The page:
Mar 14, 2008 | 8:59 pm

  9. Apicio says:

    Credit the Spaniards for successfully introducing bacalao as the fish of choice for Lenten Fridays to a sea-faring people literally swimming in fish. Much tastier and at once close to taunting this interdict against “lamang kati” are our varied species of water-fowl. Pato, bibi and itik are probably cheaper if not more easily lending themselves to savoury impenitent preparations as say most mercury laden game fish.

    Mar 14, 2008 | 10:32 pm

  10. danney says:

    I don’t follow this meatless tradition anymore. It’s “What comes out of your mouth that make a person of a lesser value and not what comes in” That’s what I believe.

    I hear people following the old lenten tradition yet cursing, bad mouthing people and worst those expletives are painful for all walks of life. Imagine children hearing those words.

    Mar 14, 2008 | 11:16 pm

  11. Maria Clara says:

    The Vatican keeps amending these doctrines to keep abreast of the age of a new millennium and the evolutionary need of mankind! Like the saying goes “it is hard to teach an old dog new tricks.” I for one still observe meatless meals on Ash Wednesday and Fridays during the Lent season and meat feasting on Easter Sunday.

    Mar 15, 2008 | 12:27 am

  12. C says:

    Homebuddy says:
    Come to think of it and some food for thought to everyone, don’t most people eat fish and vegetables 7 days a week?

    I wish I did. Unfortunately, I live in the Midwest where good, fresh fish is a rarity. But if you are a fan of meat and potatoes(or bacon, or ribs)this is the place to be.

    Mar 15, 2008 | 3:11 am

  13. chunky says:

    you nailed it danney!

    Mar 15, 2008 | 2:46 pm

  14. Beth says:

    Yeah, meatless fridays during the lenten season and we do cook Bacalao once a year –during Holy week!In the absence of real Bacalao(Spanish Codfish–too expensive)we use Daing na Tursillo(less fishy than labahita).This is our family’s version of the dish.On Holy Wednesday we soak a kilo of the tursillo in water overnight to soften it up for shredding and and to make it less salty.The following day,saute lots of onions, tomatoes and garlic in olive oil colored with atsuete.Add the shredded deboned fish,cubed potatoes and garbanzos.Cook until tender then add red bell peppers and cabbage(cut into 1 inch squares)and 2 bay leaves.Season with ground black pepper and patis to taste.Before serving, drizzle with more extra virgin olive oil!We eat this from Holy Thursday to the Black Sabbath.It gets better after each reheating and it’s so yummy with hot steamed rice.Since we cook this dish just once a year, we never get tired eating it for 3 days straight!On Easter Sunday we celebrate and feast on meats!

    Mar 15, 2008 | 2:55 pm

  15. Danny B says:

    We still observe meatless Fridays. You can choose not to but you have to substitute it with another form of sacrifice for the lenten period. We observe these church traditions because, as they change throughout the year, they remind us of different aspects of our Christian faith that are worth remembering and living. We are still Catholics in our family because the Catholic church is for sinners, for people who have defects.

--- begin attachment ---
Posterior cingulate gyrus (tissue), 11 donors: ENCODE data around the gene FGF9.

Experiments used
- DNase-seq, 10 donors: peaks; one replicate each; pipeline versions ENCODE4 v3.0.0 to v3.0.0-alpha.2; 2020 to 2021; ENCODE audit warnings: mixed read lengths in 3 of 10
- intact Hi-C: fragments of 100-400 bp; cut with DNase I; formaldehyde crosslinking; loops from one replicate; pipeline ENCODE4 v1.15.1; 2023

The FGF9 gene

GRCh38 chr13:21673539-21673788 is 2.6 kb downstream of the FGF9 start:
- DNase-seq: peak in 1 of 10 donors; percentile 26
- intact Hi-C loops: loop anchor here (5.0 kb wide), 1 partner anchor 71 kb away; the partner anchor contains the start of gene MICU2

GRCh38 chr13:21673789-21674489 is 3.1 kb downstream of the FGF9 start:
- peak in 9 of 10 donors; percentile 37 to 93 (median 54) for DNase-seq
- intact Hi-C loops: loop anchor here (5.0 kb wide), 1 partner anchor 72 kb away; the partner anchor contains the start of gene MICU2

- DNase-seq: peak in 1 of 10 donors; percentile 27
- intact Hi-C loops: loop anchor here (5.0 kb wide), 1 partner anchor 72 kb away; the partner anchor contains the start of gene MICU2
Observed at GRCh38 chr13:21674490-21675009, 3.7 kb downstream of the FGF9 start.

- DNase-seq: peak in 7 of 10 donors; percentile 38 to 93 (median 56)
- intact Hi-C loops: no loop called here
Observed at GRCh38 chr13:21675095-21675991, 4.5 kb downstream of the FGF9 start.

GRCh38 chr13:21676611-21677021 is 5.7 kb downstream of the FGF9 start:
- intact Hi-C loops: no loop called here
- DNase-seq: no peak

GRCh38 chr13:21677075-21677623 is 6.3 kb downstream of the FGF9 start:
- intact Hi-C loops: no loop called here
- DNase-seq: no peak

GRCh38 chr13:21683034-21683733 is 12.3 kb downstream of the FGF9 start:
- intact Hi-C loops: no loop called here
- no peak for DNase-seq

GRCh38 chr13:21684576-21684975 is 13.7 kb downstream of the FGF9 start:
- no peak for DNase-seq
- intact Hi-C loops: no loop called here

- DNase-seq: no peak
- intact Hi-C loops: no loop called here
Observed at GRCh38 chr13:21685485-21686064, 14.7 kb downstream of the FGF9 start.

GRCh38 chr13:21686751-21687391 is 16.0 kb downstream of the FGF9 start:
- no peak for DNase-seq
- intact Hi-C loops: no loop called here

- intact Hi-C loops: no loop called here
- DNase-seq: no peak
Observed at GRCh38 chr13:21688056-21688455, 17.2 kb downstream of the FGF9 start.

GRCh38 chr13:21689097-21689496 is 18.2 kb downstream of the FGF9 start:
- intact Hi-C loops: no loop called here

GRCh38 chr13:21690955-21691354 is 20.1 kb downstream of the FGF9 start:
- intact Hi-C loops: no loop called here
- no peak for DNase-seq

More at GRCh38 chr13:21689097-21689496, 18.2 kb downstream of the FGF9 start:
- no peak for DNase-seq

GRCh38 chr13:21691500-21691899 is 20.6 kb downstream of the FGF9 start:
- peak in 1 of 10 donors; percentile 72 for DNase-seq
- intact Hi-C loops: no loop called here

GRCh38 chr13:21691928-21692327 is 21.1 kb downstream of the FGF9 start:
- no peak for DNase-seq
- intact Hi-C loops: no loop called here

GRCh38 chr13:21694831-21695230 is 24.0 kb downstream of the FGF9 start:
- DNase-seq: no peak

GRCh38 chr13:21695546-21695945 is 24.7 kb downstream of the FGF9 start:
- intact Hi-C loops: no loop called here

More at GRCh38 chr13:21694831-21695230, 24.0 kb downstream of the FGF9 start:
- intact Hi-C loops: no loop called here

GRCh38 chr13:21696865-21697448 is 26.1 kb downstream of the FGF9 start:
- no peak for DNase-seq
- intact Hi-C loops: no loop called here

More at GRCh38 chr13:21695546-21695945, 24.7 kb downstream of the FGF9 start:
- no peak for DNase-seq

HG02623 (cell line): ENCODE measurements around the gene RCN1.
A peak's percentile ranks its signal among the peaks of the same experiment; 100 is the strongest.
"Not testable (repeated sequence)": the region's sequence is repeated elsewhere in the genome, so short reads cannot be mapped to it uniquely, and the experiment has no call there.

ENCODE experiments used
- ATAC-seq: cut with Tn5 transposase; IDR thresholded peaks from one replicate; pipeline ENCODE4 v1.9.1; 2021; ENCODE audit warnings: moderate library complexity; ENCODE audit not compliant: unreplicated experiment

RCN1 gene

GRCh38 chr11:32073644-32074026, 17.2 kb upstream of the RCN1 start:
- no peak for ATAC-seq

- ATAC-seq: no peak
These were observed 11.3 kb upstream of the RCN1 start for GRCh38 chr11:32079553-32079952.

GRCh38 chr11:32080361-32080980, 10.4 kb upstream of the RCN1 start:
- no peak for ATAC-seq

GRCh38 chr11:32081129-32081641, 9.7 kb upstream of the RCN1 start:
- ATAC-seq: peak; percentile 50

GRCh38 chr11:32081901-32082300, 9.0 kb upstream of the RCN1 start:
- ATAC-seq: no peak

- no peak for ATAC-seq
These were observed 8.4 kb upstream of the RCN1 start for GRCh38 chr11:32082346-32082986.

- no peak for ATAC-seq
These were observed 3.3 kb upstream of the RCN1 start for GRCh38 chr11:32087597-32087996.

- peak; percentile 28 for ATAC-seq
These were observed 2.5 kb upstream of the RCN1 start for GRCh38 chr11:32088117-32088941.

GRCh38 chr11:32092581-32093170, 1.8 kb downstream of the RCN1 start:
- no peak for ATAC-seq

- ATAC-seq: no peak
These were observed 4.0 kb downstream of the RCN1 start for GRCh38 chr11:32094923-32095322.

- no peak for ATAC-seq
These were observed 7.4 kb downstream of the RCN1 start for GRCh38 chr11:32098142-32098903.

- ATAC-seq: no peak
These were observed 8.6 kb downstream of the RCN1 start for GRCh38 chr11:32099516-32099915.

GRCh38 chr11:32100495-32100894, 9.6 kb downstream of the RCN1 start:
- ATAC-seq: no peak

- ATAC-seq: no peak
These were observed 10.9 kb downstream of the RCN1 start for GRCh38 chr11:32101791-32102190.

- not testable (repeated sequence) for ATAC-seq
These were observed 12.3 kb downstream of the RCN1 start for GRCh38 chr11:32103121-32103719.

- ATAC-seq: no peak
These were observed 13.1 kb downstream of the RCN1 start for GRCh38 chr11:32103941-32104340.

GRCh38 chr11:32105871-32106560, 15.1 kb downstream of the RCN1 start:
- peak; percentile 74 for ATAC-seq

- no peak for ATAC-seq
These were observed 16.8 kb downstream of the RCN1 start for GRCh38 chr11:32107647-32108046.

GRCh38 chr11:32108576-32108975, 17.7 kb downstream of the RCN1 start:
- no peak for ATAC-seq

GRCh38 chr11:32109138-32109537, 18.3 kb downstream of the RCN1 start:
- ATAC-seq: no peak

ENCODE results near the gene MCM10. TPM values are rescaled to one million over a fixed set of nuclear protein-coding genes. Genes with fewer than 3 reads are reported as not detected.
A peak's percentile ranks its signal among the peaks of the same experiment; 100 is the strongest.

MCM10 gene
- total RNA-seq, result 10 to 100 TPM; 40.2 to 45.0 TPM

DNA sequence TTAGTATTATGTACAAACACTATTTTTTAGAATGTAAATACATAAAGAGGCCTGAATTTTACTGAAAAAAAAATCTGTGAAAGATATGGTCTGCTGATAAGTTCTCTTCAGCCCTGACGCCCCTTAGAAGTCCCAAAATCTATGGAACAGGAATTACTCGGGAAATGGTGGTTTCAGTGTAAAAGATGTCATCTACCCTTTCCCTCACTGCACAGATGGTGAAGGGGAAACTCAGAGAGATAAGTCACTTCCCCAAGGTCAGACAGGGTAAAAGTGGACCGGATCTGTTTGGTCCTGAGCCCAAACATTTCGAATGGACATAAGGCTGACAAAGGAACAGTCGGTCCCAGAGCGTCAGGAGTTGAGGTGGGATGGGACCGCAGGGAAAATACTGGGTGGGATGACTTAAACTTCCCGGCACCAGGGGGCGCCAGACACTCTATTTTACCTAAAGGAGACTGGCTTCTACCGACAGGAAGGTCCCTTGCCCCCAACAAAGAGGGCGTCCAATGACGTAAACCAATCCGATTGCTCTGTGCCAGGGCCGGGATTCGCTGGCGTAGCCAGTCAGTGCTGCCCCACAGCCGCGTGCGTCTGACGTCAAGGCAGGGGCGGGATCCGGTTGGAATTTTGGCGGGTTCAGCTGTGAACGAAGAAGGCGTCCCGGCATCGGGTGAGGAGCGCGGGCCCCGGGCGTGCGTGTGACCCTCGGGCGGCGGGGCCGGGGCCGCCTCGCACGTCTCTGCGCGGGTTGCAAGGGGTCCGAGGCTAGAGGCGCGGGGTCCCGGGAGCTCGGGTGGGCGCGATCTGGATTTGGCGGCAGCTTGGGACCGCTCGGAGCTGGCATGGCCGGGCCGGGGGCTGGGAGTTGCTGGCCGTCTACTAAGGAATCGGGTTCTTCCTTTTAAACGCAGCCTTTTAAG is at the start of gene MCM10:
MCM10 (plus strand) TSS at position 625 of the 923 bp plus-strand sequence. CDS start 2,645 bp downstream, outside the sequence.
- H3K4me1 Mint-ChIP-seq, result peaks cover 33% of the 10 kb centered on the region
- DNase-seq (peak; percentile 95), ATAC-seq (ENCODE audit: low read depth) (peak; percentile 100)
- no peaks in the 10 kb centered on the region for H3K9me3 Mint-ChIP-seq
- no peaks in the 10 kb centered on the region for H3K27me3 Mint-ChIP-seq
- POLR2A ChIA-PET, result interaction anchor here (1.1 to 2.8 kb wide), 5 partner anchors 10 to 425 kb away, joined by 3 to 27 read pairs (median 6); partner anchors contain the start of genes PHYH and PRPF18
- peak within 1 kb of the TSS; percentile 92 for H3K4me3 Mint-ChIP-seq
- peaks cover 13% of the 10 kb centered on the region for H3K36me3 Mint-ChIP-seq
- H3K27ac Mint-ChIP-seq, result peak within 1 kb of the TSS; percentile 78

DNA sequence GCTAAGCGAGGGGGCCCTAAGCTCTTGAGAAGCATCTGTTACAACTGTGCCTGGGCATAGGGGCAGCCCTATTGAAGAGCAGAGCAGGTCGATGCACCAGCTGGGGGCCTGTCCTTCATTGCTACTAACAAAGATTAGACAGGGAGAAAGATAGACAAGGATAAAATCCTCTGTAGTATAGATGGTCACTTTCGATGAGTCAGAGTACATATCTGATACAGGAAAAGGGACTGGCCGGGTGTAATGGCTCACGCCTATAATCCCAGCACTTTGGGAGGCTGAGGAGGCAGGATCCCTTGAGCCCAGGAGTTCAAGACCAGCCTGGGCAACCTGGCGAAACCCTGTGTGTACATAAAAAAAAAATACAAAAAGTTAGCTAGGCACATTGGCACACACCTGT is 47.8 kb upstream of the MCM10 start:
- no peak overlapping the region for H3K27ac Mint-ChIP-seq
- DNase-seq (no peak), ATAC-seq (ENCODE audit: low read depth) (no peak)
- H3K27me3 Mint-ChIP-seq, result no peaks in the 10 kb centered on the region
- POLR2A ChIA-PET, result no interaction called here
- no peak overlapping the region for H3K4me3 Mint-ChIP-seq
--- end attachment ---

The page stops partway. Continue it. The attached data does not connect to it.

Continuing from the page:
Mar 15, 2008 | 3:09 pm

  16. Homebuddy says:

    C, actually what I mean by most people eating fish and vegetables everyday are the less fortunate of our filipino brothers.

    Mar 15, 2008 | 3:31 pm

  17. Homebuddy says:

    Danny B, hahaha! What do you mean by the Catholic Church is for sinners, for people who have defects? Do you mean all catholics are sinners could you qualify and not generalize please……. some people might get offended!

    Mar 15, 2008 | 3:44 pm

  18. fried-neurons says:

    I’m so glad to read your post about fish. I just came back from Buenos Aires. I never thought it was possible, but I am currently sick of steak and pork, no matter how good. LOL. So your post was perfectly timed for me. :)

    Mar 16, 2008 | 6:07 am

  19. Guia says:

    My take on Danny B’s post is that we were all born with original sin, with a hint of sarcasm on the previous reference on Danney’s commement regarding those with foul mouth. The traditions and sacrifices imposed by the church makes us stronger in spirit, and hopefully, enlightened enough to live our life for the good of mankind.

    Mar 17, 2008 | 10:16 pm

  20. Guia says:

    Opps, corrected the typo.=

    My take on Danny B’s post is that we were all born with original sin, with a hint of sarcasm on the previous reference on Danney’s comment regarding those with foul mouth. The traditions and sacrifices imposed by the church makes us stronger in spirit, and hopefully, enlightened enough to live our life for the good of mankind.

    Mar 17, 2008 | 10:17 pm

  21. Homebuddy says:

    Amen, Guia.

    Mar 17, 2008 | 10:57 pm

  22. CecileJ says:

    Spot on, Guia!

    For me, being a meat eater, giving up meat on fridays and fasting on Ash Wednesday and Good Friday is a sacrifice I willingly make in rememberance of Jesus’ supreme sacrifice for mankind. But, just cos I forego meat does not excuse me from using foul words. I try to live my life according to the tenets of my religion but do not impose my beliefs on others nor scoff at those who do Lenten sacrifices.

    Danny B, I get your drift…

    Mar 18, 2008 | 4:39 pm